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CTI Roundup: Vortax Spreads Infostealer Malware, Linux Malware Uses Emojis to Execute Commands

Vortax spreads infostealer malware, new malware campaign distributes fake error messages, and Linux malware uses emojis to execute commands

Emerging Issue

This week, CTI looks at Vortax — a newly identified, self-proclaimed virtual meeting software that delivers infostealers. Next up, CTI inspects a campaign that distributes malware via fake Chrome, Word, and OneDrive error messages. CTI wraps up with an overview of DISGOMOJI, a Linux malware that uses Discord for its C2 and leverages emojis to execute commands on infected devices.

1. Vortax spreads infostealer malware

Recorded Future has identified a virtual meeting software called Vortax which delivers three infostealers during installation. The extensive campaign is carried out by a threat actor called “markopolo” and delivers Rhadamanthys, Stealc, and the Atomic macOS Stealer (AMOS).

AMOS is not often seen in the wild, which makes this campaign stand out. Recorded Future’s investigation into the Vortax application led them to the discovery of 23 other malicious macOS applications that all use the same C2 infrastructure.

What is Vortax?

Vortax is a self-proclaimed virtual meeting software advertised as a “cross-platform and in-browser enterprise-focused alternative.” It claims to leverage artificial intelligence to create meeting summaries and suggest questions.

  • Vortax is currently indexed by all major search engines, is active on social media, and maintains a blog on Medium.
  • The software also claims to have a physical location in Toronto, but the address listed is the address of an apartment building.
  • At first glance, Vortax appears to be a legitimate software company, especially with its claim to have gotten awards from Forbes and endorsements from big-name companies like Uber. An investigation into the software revealed no such evidence to support these claims.
  • Its official websites are full of grammatical errors.

Vortax marketing

As noted, Vortax markets itself on social media and its own sites. It claims to have applications for Windows, Linux, macOS, iOS, and Android.

To download the software users must have a “Room ID” which they have to obtain via a meeting invitation. These IDs are typically spread in four ways including direct messages sent from social media accounts, replies to the Vortax account on social media, posts in crypto-related Telegram channels, and posts in crypto-themed Discord channels.

Downloading Vortax

When a user enters the Room ID into a Vortax website, they are redirected to a Dropbox site if they are on Windows and redirected to an external site if on macOS. Either way, the Vortax installer will download.

The installer will deliver Rhadamanthys and Stealc malware to Windows users and AMOS to macOS users. The app will also give the user a popup claiming that it ran into a “critical error” and that it cannot run. Meanwhile, several malicious processes run behind the scenes.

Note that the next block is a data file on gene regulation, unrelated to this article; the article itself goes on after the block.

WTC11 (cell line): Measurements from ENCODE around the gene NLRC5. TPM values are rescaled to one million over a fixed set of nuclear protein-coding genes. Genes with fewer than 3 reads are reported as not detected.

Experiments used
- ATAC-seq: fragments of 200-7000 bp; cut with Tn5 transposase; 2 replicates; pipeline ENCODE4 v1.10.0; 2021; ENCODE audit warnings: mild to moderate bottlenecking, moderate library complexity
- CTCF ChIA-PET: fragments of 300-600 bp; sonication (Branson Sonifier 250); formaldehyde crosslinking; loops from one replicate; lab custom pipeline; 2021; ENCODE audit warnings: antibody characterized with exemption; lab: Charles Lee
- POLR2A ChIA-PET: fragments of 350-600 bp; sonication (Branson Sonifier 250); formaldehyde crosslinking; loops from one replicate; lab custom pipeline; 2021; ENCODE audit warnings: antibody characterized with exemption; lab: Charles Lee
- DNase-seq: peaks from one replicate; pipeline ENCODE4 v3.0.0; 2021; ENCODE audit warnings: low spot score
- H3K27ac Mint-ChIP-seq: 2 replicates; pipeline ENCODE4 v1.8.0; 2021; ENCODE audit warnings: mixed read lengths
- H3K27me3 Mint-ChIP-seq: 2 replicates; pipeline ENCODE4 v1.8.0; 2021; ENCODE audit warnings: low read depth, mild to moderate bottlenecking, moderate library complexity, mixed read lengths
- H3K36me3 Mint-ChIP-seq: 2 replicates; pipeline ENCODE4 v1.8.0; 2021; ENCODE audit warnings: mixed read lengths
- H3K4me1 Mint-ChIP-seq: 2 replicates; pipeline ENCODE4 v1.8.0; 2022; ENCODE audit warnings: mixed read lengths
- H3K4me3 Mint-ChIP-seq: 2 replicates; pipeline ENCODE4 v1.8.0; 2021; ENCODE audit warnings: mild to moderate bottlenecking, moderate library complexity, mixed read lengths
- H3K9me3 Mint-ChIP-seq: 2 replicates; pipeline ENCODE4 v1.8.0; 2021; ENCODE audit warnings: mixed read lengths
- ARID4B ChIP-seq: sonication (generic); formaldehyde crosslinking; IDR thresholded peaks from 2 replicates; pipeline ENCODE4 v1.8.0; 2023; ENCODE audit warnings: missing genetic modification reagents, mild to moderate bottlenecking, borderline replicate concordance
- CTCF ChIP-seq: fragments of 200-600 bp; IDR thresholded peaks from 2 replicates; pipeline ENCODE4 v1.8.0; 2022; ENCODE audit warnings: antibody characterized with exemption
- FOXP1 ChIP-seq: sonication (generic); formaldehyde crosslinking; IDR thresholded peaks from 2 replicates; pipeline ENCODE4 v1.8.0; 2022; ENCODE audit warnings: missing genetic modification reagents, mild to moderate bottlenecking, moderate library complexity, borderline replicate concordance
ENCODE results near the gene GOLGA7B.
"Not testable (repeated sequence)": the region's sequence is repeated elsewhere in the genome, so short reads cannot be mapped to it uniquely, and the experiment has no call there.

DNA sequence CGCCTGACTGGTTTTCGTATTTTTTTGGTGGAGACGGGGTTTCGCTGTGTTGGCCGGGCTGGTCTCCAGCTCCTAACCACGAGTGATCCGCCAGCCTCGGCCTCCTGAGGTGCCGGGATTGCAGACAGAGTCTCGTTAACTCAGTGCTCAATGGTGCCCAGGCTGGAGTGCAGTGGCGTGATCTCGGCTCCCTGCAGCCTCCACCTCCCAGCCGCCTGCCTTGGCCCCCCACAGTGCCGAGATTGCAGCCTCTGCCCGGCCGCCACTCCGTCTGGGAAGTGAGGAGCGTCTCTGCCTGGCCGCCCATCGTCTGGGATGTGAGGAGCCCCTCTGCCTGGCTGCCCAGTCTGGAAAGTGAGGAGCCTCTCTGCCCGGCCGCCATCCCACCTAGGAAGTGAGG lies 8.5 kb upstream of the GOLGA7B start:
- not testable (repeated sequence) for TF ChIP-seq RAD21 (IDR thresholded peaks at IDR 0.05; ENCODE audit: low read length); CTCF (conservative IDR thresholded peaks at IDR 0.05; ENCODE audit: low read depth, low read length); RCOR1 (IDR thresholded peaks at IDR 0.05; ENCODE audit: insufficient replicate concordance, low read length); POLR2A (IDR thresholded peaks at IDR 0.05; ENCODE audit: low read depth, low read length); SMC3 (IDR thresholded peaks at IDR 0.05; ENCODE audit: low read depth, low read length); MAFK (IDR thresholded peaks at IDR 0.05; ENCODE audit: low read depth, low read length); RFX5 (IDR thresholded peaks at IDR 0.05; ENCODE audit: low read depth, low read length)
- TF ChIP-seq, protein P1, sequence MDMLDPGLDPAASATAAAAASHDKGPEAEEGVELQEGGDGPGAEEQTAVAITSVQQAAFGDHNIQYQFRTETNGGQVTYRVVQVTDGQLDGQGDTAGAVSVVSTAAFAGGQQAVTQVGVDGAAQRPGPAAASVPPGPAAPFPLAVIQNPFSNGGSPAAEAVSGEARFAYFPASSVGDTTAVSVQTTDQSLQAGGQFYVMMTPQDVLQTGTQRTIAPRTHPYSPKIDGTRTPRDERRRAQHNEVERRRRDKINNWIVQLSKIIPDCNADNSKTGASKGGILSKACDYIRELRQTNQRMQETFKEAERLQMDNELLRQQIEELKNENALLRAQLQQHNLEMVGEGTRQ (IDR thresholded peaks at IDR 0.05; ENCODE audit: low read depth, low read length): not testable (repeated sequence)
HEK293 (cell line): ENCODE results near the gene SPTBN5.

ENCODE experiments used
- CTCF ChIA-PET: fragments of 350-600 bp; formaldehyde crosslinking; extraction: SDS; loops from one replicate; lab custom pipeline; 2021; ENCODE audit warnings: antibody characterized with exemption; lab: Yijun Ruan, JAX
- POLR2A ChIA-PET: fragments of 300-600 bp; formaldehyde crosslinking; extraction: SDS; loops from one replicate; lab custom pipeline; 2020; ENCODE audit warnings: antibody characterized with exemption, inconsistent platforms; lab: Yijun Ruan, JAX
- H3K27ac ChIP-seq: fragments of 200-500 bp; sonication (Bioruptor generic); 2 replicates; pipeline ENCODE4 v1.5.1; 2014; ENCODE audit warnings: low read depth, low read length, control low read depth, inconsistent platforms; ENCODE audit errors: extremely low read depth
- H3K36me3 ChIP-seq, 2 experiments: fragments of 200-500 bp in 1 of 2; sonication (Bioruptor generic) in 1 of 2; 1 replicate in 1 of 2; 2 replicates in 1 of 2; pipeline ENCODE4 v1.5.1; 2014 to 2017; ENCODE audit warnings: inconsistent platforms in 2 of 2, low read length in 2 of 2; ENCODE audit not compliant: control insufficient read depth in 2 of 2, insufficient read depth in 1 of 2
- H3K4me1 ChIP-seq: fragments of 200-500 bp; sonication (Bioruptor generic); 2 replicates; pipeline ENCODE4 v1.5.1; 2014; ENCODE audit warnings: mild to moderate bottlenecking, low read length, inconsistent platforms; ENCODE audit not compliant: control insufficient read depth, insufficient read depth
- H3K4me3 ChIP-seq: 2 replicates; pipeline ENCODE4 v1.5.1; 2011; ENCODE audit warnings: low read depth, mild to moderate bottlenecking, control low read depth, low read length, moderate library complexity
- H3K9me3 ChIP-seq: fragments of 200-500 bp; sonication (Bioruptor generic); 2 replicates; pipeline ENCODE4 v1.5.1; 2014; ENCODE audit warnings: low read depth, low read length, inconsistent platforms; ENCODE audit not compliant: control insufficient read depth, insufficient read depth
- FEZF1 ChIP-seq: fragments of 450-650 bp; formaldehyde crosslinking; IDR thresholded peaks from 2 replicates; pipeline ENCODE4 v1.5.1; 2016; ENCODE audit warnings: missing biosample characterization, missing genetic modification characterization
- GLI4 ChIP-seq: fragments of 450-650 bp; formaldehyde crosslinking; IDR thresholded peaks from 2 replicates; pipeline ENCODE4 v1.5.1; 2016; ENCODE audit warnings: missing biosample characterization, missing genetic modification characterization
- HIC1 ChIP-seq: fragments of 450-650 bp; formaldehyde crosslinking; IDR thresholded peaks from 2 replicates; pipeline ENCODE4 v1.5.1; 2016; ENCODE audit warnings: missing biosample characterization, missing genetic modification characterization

Malicious network overlaps

Recorded Future took a closer look at domains hosted on the same IP address and discovered other domains hosting malicious applications that also deliver AMOS.

Further research into these applications uncovered similar scams to Vortax, leading them to believe that markopolo is operating multiple scams.

Analyst comments from Tanium’s Cyber Threat Intelligence team

This campaign is a twist on the cracked software campaigns that have been going on for quite some time. Instead of spoofing legitimate and known software, this actor creates their own software and hopes that users will be interested in installing it. The actor’s false claims could easily trick users into thinking Vortax is legitimate. However, any additional research would likely raise a level of skepticism.

As this example demonstrates, it’s important for employees to only install approved software. And when it comes to personal software, end users must understand what they are installing and take the time to research and confirm legitimacy.

Recorded Future points out that the malware distributed in this campaign, AMOS, is not often used in the wild. This activity also brings to light how difficult it is to track these types of infostealer campaigns.

2. Malware campaign distributes fake error messages

A new campaign is distributing malware via fake Google Chrome, Microsoft Word, and OneDrive error messages. Each error message attempts to trick users into running a malicious script that installs malware on their machine.

ClearFake activity

Proofpoint first discovered this technique in April 2024 and have noticed it in every ClearFake campaign since. For context, ClearFake is an activity cluster that typically leverages fake browser updates to compromise websites. In these campaigns, when a user visits one of these compromised sites, the site will load a malicious script via EtherHiding which will run a secondary script. If the user remains on the site, they will then see a fake warning message instructing them to install a root certificate in order to view the website without errors.

The message that is displayed to the user instructs them to manually run a script on their machine. This script will flush DNS cache, clear clipboard content, and download and execute a PowerShell script in memory.